Kawaramachi – one of the few standing districts of Oda Nobunaga’s former castle town
Located alongside the shores of Nagara River, the district town of Kawaramachi was a paradise for all merchants, owing its prosperity to the open-trade policy, known as Rakuichi Rakuza, enacted by Warring States General Nobunaga Oda. It is now the base of the Gifu City Cormorant Fishing Viewing Boat Office and the Boarding Platform. During the summer months, visitors can have a peek at the living testimony of traditional Ukai (cormorant fishing) culture that began 1300 years ago, on board a sightseeing boat. The fishermen who fish using u (cormorant birds) and Kagari-bi (flames) in the night were conferred the official title of Usho (Cormorant Fishing Master) by Nobunaga Oda.
Gifu City Cormorant Fishing Viewing Boat Shipyard - a rare opportunity to observe the work-in-progress of boat craftmanship
Only one sightseeing boat for watching Ukai is constructed by the hand of a skilled boat craftsman each year at this viewing boat shipyard, a short walk away from the boarding platform. This is where you can discover more about the history of Ukai fishing culture, Ukai boat craftsmanship and the steps involved in the construction of a sightseeing boat. Very few boats nowadays are built in the way of traditional craftsmanship. It is still worth a stop-over!
Kawaramachi Izumiya – a restaurant dedicated to serving scrumptious Ayu (sweetfish) cuisine
Designated as one of the Globally Important Agricultural Heritage Systems, Ayu, which inhabits the pristine waters of the Nagara River System is a vital part of the region’s livelihood and food culture. One place to experience Ayu cuisine at its finest is none other than Kawaramachi Izumiya. The Ayu Ramen Gozen is a highly appraised lunch set that comes with an exquisite appetiser dish, consisting of funazushi, Ayu rillete, and Italian Grissini baked with Ayu bones. The highlight of this meal is an extraordinary bowl of Ramen in a refreshingly savoury Ayu broth topped with a delicious charcoal-grilled Ayu which can be eaten whole (including the bones). At Izumiya, there are also many Ayu-related food products that one can buy home should one come to fancy this local specialty.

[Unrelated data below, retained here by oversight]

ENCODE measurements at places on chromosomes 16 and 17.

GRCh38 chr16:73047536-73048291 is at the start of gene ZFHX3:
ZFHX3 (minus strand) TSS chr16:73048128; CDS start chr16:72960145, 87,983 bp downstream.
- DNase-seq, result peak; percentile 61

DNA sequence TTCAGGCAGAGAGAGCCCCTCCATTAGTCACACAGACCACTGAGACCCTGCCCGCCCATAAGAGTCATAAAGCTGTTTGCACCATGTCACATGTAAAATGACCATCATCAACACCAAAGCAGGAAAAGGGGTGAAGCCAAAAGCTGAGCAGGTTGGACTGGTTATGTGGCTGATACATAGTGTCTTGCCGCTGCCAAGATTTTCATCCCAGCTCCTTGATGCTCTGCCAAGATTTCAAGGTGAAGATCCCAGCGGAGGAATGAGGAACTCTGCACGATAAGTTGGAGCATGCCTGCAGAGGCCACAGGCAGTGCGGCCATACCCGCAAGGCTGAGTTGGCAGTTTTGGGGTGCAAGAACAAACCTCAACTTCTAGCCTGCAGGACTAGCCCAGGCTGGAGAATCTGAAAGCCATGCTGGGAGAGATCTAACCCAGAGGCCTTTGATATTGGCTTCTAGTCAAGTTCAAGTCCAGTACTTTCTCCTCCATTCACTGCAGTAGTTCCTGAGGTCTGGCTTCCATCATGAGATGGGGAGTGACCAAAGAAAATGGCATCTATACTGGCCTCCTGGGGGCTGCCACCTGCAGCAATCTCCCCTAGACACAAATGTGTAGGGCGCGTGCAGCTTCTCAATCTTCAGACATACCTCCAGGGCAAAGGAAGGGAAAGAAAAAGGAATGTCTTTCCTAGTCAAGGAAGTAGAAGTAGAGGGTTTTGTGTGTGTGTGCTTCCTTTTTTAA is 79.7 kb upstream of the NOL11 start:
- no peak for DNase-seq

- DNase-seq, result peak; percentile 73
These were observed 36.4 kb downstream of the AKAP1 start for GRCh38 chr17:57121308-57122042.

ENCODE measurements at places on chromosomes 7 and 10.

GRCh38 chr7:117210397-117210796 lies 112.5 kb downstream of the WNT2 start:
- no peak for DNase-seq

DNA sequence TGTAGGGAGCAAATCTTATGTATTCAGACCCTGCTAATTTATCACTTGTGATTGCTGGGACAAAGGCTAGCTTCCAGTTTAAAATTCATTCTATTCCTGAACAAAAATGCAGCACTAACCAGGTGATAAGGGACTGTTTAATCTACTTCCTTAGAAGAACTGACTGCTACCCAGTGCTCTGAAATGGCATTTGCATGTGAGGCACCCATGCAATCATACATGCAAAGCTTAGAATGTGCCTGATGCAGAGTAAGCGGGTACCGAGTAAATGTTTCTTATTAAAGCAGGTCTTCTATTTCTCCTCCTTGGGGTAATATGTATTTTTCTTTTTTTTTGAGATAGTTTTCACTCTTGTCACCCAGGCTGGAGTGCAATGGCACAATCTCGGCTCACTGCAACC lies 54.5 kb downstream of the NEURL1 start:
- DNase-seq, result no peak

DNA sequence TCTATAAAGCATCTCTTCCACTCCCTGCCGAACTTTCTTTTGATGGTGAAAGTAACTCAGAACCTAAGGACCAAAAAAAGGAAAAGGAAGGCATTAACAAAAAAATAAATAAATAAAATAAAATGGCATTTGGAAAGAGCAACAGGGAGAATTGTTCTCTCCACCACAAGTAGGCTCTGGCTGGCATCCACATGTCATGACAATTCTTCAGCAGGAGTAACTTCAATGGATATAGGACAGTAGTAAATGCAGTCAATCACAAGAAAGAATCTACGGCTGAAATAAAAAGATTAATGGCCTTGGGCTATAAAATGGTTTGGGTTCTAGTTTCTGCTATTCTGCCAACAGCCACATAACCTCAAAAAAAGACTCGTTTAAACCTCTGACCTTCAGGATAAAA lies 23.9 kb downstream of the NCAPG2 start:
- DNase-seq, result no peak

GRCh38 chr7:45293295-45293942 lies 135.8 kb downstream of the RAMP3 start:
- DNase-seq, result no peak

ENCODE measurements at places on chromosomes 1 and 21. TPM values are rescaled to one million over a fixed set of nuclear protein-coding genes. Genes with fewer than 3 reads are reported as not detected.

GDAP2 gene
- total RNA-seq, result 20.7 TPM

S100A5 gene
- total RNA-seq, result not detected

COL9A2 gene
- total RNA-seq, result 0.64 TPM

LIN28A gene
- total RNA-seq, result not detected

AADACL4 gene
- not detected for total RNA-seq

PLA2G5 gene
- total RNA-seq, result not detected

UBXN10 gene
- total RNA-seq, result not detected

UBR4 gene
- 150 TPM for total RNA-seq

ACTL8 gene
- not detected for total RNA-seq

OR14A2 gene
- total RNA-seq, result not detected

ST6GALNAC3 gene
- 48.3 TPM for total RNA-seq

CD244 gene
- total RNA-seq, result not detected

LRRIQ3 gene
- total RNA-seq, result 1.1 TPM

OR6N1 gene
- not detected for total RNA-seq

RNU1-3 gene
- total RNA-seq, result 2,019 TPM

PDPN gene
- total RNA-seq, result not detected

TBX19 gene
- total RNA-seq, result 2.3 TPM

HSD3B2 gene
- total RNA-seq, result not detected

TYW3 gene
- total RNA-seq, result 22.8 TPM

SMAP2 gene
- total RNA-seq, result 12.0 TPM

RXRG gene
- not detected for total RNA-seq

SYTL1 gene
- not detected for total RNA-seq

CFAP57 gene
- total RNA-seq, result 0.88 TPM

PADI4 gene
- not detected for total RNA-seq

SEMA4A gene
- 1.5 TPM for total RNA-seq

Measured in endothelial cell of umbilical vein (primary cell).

Ryokusuian Kawaramachi – a petite Wagashi shop with Gifu’s iconic Ayugashi
Just like Kyoto is known for its Yatsuhashi, Gifu also has a Wagashi (Japanese sweets) to call its own – the Ayugashi. With its decent selection of dessert treats, Ryokusuian makes a perfect respite from being out and about exploring Kawaramachi. What stands out is Ayugashi: a castella (sponge cake) in the adorable shape of an Ayu with sweet filling in a few flavours such as strawberry and persimmon.
Guesthouse Kiten – A cosy place of stay close to the heart of Gifu’s cultural district
Upon arriving at Guesthouse Kiten, you will be welcomed by the vibes of Japanese modern aesthetics and what’s fascinating is that the interior is designed entirely by the good-humoured owner and his guest volunteers. At Kiten, apart from comfort, it is also where travellers of different backgrounds cross paths and share an intimate social moment, only for a reasonable price starting at 3,500 yen (dormitory bed).
Access to Kawaramachi (provided by Gifu Convention and Visitors Bureau)
Take one of the following buses at JR Gifu Station or Meitetsu Gifu Station to “Nagara Bridge”. (takes 15 min, 210 yen/one way)
• Gifu Bus “N80 Bound for Takatomi”
• Other Gifu Bus numbered “N32” to “N86” bound for Gifu Park /Takatomi direction
• “City Loop-line” Counterclockwise direction Get off and walk 5 minutes.
For official information, please refer to this website:
Gifu Convention and Visitors Bureau